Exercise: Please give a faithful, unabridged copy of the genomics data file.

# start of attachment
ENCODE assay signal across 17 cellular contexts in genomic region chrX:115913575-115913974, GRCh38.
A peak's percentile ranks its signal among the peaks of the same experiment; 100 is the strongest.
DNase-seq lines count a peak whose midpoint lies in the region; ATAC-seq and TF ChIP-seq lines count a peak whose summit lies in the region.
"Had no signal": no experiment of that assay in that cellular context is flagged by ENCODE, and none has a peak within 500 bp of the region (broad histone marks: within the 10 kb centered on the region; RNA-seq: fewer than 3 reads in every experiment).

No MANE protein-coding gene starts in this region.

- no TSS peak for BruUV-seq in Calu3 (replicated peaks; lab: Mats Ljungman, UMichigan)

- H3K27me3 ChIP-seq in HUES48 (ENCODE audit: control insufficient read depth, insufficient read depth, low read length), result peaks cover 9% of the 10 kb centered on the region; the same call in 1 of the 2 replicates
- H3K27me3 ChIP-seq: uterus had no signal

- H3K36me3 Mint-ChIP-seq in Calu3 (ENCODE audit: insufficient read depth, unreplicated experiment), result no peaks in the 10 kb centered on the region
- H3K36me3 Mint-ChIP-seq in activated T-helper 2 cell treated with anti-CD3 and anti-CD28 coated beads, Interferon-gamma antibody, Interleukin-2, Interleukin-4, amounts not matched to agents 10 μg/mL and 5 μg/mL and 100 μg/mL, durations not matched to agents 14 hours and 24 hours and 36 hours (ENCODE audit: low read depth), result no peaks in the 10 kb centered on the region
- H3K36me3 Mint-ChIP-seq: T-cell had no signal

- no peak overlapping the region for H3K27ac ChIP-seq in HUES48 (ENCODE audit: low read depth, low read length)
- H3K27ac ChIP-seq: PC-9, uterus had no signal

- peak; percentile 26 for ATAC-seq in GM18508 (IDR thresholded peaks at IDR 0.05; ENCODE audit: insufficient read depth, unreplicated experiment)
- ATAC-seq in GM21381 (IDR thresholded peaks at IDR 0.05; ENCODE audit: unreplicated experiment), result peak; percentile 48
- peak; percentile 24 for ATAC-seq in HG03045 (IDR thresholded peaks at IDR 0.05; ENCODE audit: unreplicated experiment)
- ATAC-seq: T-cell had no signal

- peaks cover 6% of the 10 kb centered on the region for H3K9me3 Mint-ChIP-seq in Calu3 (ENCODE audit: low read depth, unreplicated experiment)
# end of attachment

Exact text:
ENCODE assay signal across 17 cellular contexts in genomic region chrX:115913575-115913974, GRCh38.
A peak's percentile ranks its signal among the peaks of the same experiment; 100 is the strongest.
DNase-seq lines count a peak whose midpoint lies in the region; ATAC-seq and TF ChIP-seq lines count a peak whose summit lies in the region.
"Had no signal": no experiment of that assay in that cellular context is flagged by ENCODE, and none has a peak within 500 bp of the region (broad histone marks: within the 10 kb centered on the region; RNA-seq: fewer than 3 reads in every experiment).

No MANE protein-coding gene starts in this region.

- no TSS peak for BruUV-seq in Calu3 (replicated peaks; lab: Mats Ljungman, UMichigan)

- H3K27me3 ChIP-seq in HUES48 (ENCODE audit: control insufficient read depth, insufficient read depth, low read length), result peaks cover 9% of the 10 kb centered on the region; the same call in 1 of the 2 replicates
- H3K27me3 ChIP-seq: uterus had no signal

- H3K36me3 Mint-ChIP-seq in Calu3 (ENCODE audit: insufficient read depth, unreplicated experiment), result no peaks in the 10 kb centered on the region
- H3K36me3 Mint-ChIP-seq in activated T-helper 2 cell treated with anti-CD3 and anti-CD28 coated beads, Interferon-gamma antibody, Interleukin-2, Interleukin-4, amounts not matched to agents 10 μg/mL and 5 μg/mL and 100 μg/mL, durations not matched to agents 14 hours and 24 hours and 36 hours (ENCODE audit: low read depth), result no peaks in the 10 kb centered on the region
- H3K36me3 Mint-ChIP-seq: T-cell had no signal

- no peak overlapping the region for H3K27ac ChIP-seq in HUES48 (ENCODE audit: low read depth, low read length)
- H3K27ac ChIP-seq: PC-9, uterus had no signal

- peak; percentile 26 for ATAC-seq in GM18508 (IDR thresholded peaks at IDR 0.05; ENCODE audit: insufficient read depth, unreplicated experiment)
- ATAC-seq in GM21381 (IDR thresholded peaks at IDR 0.05; ENCODE audit: unreplicated experiment), result peak; percentile 48
- peak; percentile 24 for ATAC-seq in HG03045 (IDR thresholded peaks at IDR 0.05; ENCODE audit: unreplicated experiment)
- ATAC-seq: T-cell had no signal

- peaks cover 6% of the 10 kb centered on the region for H3K9me3 Mint-ChIP-seq in Calu3 (ENCODE audit: low read depth, unreplicated experiment)